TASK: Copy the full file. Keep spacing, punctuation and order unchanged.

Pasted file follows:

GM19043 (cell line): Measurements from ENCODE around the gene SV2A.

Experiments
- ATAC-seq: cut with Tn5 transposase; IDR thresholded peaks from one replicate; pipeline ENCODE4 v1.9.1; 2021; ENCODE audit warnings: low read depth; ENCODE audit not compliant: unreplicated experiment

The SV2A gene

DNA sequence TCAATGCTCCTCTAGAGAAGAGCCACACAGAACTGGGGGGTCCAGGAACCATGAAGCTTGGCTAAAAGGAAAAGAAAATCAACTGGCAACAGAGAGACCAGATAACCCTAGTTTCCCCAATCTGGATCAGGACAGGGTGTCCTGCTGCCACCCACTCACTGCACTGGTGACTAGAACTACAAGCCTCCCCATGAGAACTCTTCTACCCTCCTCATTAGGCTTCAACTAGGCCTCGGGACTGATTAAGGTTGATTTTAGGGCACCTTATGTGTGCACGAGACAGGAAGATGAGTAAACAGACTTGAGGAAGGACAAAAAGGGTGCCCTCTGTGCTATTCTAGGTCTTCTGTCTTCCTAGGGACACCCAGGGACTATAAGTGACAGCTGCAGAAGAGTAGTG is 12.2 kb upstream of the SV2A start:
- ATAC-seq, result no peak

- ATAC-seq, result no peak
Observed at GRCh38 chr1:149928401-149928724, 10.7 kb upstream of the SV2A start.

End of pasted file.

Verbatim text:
GM19043 (cell line): Measurements from ENCODE around the gene SV2A.

Experiments
- ATAC-seq: cut with Tn5 transposase; IDR thresholded peaks from one replicate; pipeline ENCODE4 v1.9.1; 2021; ENCODE audit warnings: low read depth; ENCODE audit not compliant: unreplicated experiment

The SV2A gene

DNA sequence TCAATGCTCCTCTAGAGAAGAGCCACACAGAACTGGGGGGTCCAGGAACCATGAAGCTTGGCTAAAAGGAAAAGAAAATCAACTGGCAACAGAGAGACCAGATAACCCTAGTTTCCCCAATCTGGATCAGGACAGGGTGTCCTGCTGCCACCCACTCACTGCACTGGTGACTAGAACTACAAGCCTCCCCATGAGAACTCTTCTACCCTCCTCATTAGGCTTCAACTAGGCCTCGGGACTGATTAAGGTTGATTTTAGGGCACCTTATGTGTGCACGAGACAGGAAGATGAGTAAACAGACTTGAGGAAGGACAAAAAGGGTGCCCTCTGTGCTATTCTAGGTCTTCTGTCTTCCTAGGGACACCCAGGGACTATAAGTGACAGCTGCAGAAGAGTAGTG is 12.2 kb upstream of the SV2A start:
- ATAC-seq, result no peak

- ATAC-seq, result no peak
Observed at GRCh38 chr1:149928401-149928724, 10.7 kb upstream of the SV2A start.